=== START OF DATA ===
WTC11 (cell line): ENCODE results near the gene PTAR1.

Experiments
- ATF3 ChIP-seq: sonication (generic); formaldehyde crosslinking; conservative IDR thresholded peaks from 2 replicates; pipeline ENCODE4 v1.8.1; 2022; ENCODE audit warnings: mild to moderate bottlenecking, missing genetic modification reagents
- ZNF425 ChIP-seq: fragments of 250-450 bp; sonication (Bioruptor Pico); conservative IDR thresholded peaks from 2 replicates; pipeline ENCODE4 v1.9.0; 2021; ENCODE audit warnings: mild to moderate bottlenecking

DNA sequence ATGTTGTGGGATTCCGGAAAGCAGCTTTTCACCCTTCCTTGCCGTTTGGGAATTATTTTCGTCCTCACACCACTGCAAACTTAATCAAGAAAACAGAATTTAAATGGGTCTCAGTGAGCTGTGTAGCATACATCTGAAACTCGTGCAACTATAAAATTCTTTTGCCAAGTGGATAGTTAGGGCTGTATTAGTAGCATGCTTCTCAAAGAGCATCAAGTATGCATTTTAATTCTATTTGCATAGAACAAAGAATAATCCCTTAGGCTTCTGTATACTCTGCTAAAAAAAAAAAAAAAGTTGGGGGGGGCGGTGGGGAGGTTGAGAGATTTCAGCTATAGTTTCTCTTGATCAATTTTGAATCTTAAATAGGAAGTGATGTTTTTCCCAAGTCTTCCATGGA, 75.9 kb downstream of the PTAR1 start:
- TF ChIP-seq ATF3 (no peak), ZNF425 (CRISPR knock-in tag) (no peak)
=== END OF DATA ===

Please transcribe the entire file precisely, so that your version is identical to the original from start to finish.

WTC11 (cell line): ENCODE results near the gene PTAR1.

Experiments
- ATF3 ChIP-seq: sonication (generic); formaldehyde crosslinking; conservative IDR thresholded peaks from 2 replicates; pipeline ENCODE4 v1.8.1; 2022; ENCODE audit warnings: mild to moderate bottlenecking, missing genetic modification reagents
- ZNF425 ChIP-seq: fragments of 250-450 bp; sonication (Bioruptor Pico); conservative IDR thresholded peaks from 2 replicates; pipeline ENCODE4 v1.9.0; 2021; ENCODE audit warnings: mild to moderate bottlenecking

DNA sequence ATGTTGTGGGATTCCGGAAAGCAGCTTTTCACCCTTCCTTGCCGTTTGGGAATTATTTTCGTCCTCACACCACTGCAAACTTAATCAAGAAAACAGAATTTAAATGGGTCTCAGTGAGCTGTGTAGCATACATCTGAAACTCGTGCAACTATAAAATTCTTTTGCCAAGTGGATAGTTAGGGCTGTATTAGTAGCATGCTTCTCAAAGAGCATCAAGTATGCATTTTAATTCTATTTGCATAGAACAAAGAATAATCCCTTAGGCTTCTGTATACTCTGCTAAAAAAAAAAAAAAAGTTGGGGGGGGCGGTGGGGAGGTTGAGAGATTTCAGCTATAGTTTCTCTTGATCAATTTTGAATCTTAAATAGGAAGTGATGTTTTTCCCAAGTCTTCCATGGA, 75.9 kb downstream of the PTAR1 start:
- TF ChIP-seq ATF3 (no peak), ZNF425 (CRISPR knock-in tag) (no peak)